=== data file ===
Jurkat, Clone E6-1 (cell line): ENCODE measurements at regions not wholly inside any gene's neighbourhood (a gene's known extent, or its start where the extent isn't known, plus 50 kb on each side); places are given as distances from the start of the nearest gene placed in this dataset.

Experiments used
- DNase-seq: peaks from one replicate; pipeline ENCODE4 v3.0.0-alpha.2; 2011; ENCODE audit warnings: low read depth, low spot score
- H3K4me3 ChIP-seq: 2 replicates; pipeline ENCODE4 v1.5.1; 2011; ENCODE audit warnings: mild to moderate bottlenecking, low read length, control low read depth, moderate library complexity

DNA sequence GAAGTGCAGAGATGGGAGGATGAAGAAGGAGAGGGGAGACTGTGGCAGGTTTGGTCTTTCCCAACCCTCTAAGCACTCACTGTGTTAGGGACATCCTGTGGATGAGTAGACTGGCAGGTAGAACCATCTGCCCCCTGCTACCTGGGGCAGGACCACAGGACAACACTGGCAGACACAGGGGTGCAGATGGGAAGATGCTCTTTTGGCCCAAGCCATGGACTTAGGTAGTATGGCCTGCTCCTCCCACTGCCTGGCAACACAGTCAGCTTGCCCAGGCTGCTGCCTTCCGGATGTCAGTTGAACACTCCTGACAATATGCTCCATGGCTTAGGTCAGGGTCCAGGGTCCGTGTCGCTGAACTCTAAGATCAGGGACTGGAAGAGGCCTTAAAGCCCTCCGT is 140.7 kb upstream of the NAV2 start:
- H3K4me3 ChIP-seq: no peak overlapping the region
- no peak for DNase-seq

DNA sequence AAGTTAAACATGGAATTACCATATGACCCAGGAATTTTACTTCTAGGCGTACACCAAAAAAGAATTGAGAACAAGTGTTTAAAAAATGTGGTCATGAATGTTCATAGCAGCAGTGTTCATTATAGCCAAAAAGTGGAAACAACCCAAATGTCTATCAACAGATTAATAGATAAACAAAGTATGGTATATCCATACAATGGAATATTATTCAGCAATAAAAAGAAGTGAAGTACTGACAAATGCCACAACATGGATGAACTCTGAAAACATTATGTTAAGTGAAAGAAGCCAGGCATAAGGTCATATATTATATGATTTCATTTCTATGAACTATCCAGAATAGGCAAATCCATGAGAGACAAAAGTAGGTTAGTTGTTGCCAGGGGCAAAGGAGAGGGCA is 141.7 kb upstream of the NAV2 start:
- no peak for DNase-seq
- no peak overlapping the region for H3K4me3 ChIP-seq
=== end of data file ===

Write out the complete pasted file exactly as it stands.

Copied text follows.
Jurkat, Clone E6-1 (cell line): ENCODE measurements at regions not wholly inside any gene's neighbourhood (a gene's known extent, or its start where the extent isn't known, plus 50 kb on each side); places are given as distances from the start of the nearest gene placed in this dataset.

Experiments used
- DNase-seq: peaks from one replicate; pipeline ENCODE4 v3.0.0-alpha.2; 2011; ENCODE audit warnings: low read depth, low spot score
- H3K4me3 ChIP-seq: 2 replicates; pipeline ENCODE4 v1.5.1; 2011; ENCODE audit warnings: mild to moderate bottlenecking, low read length, control low read depth, moderate library complexity

DNA sequence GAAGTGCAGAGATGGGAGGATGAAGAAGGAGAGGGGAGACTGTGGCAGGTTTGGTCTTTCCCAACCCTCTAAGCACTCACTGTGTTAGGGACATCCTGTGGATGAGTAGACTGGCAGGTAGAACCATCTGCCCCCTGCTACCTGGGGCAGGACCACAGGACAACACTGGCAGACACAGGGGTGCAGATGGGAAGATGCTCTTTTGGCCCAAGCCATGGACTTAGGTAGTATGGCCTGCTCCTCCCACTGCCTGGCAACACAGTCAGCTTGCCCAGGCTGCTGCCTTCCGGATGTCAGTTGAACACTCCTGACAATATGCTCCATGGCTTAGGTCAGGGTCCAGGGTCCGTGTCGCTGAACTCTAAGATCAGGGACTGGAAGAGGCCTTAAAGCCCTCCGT is 140.7 kb upstream of the NAV2 start:
- H3K4me3 ChIP-seq: no peak overlapping the region
- no peak for DNase-seq

DNA sequence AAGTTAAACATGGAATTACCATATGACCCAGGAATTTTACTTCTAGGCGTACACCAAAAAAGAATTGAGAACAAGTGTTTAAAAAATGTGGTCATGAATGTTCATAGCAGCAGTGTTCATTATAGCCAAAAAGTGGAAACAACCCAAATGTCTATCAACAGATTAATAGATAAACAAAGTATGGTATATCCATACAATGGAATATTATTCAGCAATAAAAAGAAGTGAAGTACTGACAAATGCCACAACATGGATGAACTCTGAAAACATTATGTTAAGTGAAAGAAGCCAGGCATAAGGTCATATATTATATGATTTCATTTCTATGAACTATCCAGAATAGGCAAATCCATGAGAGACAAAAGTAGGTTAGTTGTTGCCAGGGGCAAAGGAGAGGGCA is 141.7 kb upstream of the NAV2 start:
- no peak for DNase-seq
- no peak overlapping the region for H3K4me3 ChIP-seq